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In a premeditated move to control the effect of border closure in the country, the Central Bank of Nigeria (CBN) disclosed it disbursed a total sum of N171.66 billion through the Commodity Development Initiatives, to finance the agricultural value chain of ten ((10) commodities in three years.

This was disclosed by the CBN Governor, Godwin Emefiele while reading the communique at the end of the two-day MPC meeting on Tuesday in Abuja.

According to the CBN Governor, significant investment has been made over the last three years to sustainably increase domestic food supply. Emefiele stated that the commodities invested in include Cassava, Cocoa, Cotton, Rice, Tomato, Poultry, Livestock and Dairy, Fish, Oil Palm and Maize.

Border Closure: CBN disburses over N171 billion on food initiative - Emefiele 

While providing the breakdown of how the funding was distributed, Emefiele disclosed that four of the food crops received over N140.12 billion or 81.6% of total disbursements. The crops are Cassava, (N11.44 billion); Cotton (N40.47 billion); Rice (N53.40 billion) and Oil palm (N34.81 billion).


The Border Closure: Prior to this, Emefiele stated while reading the communique that any upward price movement arising from the recent closure of Nigerian land borders on domestic food prices was reactionary and therefore temporary.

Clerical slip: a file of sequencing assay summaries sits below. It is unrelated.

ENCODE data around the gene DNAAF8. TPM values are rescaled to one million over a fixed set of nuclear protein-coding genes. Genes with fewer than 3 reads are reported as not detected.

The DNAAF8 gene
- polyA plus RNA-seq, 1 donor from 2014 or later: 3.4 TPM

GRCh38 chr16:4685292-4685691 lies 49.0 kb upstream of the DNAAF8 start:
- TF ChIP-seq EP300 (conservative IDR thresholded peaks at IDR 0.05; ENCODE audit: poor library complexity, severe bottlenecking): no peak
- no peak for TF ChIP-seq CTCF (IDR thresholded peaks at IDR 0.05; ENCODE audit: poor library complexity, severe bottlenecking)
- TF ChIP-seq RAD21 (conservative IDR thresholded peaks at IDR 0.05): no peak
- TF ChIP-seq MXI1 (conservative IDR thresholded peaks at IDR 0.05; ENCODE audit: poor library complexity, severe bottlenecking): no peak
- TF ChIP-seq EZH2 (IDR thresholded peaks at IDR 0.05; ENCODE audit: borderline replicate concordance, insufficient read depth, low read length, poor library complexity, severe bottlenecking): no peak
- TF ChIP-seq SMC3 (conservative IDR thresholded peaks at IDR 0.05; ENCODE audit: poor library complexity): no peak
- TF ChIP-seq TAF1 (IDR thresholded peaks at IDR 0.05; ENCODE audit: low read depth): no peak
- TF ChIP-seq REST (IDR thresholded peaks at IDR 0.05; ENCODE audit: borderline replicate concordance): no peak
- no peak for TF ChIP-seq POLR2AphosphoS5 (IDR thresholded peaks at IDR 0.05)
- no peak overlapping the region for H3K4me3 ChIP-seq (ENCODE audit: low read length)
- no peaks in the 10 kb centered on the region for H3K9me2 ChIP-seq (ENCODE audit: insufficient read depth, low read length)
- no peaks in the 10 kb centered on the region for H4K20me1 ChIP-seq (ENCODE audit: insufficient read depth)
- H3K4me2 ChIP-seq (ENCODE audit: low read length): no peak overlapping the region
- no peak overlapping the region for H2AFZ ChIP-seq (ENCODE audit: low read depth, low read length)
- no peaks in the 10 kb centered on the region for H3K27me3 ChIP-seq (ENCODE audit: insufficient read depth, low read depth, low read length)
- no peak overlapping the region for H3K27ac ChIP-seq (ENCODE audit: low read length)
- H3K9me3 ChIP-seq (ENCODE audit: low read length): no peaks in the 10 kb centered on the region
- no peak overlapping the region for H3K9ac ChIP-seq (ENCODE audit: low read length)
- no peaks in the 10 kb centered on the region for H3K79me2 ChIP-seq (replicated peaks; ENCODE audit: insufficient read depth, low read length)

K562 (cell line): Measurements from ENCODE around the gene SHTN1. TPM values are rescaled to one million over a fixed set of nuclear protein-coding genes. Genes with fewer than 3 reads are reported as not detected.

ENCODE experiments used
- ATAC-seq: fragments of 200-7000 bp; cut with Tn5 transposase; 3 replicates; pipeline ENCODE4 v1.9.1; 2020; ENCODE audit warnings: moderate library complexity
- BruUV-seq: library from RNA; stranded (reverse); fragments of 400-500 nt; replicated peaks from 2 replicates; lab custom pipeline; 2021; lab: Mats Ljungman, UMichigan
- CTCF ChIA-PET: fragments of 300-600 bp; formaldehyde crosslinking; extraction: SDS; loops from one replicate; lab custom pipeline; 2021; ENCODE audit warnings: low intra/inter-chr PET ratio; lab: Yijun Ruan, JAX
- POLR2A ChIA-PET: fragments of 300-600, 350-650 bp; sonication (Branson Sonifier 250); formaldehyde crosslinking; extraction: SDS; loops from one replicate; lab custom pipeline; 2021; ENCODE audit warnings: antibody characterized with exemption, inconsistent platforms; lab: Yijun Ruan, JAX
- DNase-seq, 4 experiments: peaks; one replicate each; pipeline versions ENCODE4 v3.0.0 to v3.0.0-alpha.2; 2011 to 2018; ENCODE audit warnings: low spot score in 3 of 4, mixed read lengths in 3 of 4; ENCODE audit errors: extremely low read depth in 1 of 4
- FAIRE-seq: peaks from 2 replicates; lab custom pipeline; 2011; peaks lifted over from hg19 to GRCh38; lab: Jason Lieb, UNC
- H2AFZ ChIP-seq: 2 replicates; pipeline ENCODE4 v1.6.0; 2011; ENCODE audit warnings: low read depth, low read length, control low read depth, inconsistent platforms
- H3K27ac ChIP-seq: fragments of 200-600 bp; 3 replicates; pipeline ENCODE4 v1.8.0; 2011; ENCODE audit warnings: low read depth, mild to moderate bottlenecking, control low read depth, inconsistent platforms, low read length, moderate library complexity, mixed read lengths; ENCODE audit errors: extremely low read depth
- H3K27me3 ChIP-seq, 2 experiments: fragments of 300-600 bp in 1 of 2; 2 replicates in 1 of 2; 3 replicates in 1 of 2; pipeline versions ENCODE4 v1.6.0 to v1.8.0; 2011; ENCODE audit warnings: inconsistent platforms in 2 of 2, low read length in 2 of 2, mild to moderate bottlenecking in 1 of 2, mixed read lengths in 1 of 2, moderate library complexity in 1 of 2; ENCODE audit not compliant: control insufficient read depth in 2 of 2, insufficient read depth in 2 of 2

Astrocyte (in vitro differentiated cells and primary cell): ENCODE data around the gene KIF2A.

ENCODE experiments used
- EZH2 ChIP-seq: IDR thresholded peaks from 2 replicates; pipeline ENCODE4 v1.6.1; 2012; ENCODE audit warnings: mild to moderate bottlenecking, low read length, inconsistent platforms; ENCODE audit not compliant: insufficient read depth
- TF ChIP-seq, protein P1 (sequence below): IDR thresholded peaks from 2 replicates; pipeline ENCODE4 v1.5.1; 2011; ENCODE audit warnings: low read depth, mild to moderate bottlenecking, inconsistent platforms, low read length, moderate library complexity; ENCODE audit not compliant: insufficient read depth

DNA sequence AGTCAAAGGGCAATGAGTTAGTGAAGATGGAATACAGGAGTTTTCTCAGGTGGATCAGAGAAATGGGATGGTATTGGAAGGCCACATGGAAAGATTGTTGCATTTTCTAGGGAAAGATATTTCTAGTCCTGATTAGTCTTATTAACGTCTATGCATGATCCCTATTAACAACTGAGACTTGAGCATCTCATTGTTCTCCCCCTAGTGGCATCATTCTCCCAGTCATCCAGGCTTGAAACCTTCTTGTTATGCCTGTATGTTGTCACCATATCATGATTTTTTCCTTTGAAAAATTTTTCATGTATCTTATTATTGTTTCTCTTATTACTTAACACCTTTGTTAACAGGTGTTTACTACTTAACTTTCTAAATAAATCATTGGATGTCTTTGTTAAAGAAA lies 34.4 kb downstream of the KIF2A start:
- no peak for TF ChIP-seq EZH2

“On the impact of the recent closure of Nigerian land borders on domestic food prices, the Committee noted that any upward price movement arising from the closure was reactionary and therefore temporary.

It is, therefore, expected that the outcome of these interventions will close the supply gaps already envisaged in the medium to long term, including dampening domestic prices. It thus, expressed support for the temporal closure of Nigeria’s land borders, noting that securing the country’s land borders should be further enhanced.”

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[READ MORE: Nigeria’s GDP grew by 2.28% in Q3 2019, as border closure hits trade sector]

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Inflation uptick: In October 2019, Nigeria’s inflation rate rose to 11.61%, and it represents the highest in 17 months. Specifically, food inflation rose to 14.09% compared to 13.51% in the previous month. Meanwhile, core inflation dropped to 8.88% from 8.94% recorded in September and 11.02% for August 2019.

Recall that Nairametrics reported that prices of food items like rice, frozen chicken, tomatoes and other food items had rapidly increased as a result of the border closure.


Nairametrics believes that an uptick in inflation is still expected through 2019 as the Federal Government has repeatedly stated it won’t be reversing its stand on the closure of the border until the neighbouring countries comply with standards of cross border movement of goods.

On the other hand, the CBN has also disclosed that the Federal Government might have to reduce the budget benchmark of US$57 per barrel in order to build a fiscal buffer. According to Emefiele, oil prices would remain relatively weak into the foreseeable future.


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